As newspapers wrestle with challenges in today’s multimedia world, they can glean helpful insights from the history of news.
“The Invention of News: How the World Came to Know About Itself,” published March 25, sheds light on how the newspaper, which emerged in the early 17th century, gained a footing in a multimedia landscape. It took time for the newspaper to find its way in a world where news was spread in ways ranging from gossip to official proclamations. The newspaper eventually became the dominant form of news delivery.
Author Andrew Pettegree, a professor of modern history at the University of St. Andrews in Scotland, answered NAA’s questions about the history of news via e-mail. He shared his thoughts about the great age of newspapers, false prophecies and more.
Question: Your book asserts that the basic principles of news dissemination have remained the same — the news must be current and trustworthy. Why?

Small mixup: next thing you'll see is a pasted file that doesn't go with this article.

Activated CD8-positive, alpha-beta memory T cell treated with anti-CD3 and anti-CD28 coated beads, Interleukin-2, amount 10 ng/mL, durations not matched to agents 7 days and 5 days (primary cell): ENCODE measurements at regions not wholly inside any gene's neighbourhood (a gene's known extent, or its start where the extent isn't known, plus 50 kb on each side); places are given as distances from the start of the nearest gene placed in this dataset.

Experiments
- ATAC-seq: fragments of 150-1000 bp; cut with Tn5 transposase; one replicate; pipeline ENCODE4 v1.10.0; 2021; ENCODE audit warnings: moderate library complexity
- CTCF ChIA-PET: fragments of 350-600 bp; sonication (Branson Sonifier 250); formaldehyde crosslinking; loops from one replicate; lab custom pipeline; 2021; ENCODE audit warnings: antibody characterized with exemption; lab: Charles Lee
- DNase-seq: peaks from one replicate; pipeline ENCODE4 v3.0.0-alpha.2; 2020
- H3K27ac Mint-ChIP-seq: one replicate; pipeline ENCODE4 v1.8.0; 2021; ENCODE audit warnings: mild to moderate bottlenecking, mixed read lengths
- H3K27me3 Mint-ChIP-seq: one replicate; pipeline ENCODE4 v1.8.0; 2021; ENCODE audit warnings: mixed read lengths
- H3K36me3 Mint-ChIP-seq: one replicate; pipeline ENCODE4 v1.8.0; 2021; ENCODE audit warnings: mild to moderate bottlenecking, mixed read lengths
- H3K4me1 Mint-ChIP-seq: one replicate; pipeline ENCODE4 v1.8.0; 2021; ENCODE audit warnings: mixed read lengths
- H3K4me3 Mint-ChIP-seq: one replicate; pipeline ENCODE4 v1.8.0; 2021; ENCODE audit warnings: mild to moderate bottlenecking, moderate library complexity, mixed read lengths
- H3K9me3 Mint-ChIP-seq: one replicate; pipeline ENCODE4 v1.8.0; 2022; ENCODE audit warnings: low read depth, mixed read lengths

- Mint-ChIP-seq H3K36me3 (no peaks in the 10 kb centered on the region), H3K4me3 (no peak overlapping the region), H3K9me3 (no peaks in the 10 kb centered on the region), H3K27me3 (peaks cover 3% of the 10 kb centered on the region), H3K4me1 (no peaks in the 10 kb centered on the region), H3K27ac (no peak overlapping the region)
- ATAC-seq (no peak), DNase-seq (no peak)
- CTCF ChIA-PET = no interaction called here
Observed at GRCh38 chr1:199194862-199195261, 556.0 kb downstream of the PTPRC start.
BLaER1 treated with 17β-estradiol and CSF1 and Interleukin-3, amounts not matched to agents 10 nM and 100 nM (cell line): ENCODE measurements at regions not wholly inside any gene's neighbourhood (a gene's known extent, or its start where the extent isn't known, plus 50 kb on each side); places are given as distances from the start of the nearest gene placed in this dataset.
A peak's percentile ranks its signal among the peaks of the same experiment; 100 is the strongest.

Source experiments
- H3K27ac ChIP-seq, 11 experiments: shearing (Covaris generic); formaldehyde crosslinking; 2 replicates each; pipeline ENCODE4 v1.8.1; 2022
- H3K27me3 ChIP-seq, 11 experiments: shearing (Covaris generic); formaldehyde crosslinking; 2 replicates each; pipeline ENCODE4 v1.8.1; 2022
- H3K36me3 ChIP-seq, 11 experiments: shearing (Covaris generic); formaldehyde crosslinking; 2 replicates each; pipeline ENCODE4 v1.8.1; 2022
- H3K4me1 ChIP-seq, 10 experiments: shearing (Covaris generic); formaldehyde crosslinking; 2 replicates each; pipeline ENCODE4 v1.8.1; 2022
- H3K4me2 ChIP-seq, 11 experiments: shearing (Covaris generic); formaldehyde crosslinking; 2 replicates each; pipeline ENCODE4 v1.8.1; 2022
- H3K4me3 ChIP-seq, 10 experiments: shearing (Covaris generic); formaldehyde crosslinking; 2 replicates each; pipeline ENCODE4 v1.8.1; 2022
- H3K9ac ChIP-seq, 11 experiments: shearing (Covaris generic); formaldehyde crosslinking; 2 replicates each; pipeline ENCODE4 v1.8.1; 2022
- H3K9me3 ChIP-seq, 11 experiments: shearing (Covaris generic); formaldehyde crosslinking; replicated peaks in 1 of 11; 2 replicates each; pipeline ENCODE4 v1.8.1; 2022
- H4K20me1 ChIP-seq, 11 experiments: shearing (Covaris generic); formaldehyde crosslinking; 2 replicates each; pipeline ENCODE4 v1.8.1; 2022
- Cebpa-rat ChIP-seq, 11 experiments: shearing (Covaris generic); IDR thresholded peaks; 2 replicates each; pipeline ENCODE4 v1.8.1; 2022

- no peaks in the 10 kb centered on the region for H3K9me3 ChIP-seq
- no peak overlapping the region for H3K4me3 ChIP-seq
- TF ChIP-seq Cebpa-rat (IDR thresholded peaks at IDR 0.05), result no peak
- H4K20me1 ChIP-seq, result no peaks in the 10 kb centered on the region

Answer: Truth and trust lie at the heart of journalistic ethics. News is only news if it is true: Otherwise it becomes advocacy or propaganda.
This is a constant of news, though the underlying context has changed through the ages. In the first centuries of a commercial culture of news, trust was an issue because news was so hard to get. News would come in — to the court, the monastery or the merchant’s house — and it would be difficult to assess whether it should be believed. It might be important to act quickly, but what if the report was a rumour deliberately spread to mislead a rival, or to move the commodity market? So a great deal rested on the trustworthiness of the bearer; and the need to secure corroboration, a second trustworthy account, was a major driver in building news networks.
Nowadays the issue is clearly different. News comes so quickly, and from so many sources, that establishing the basic facts is much less problematic. The news business has become much more a matter of commentary and interpretation; fine in itself, but deeply problematic if these facts are shaped (or suppressed) to fit a case.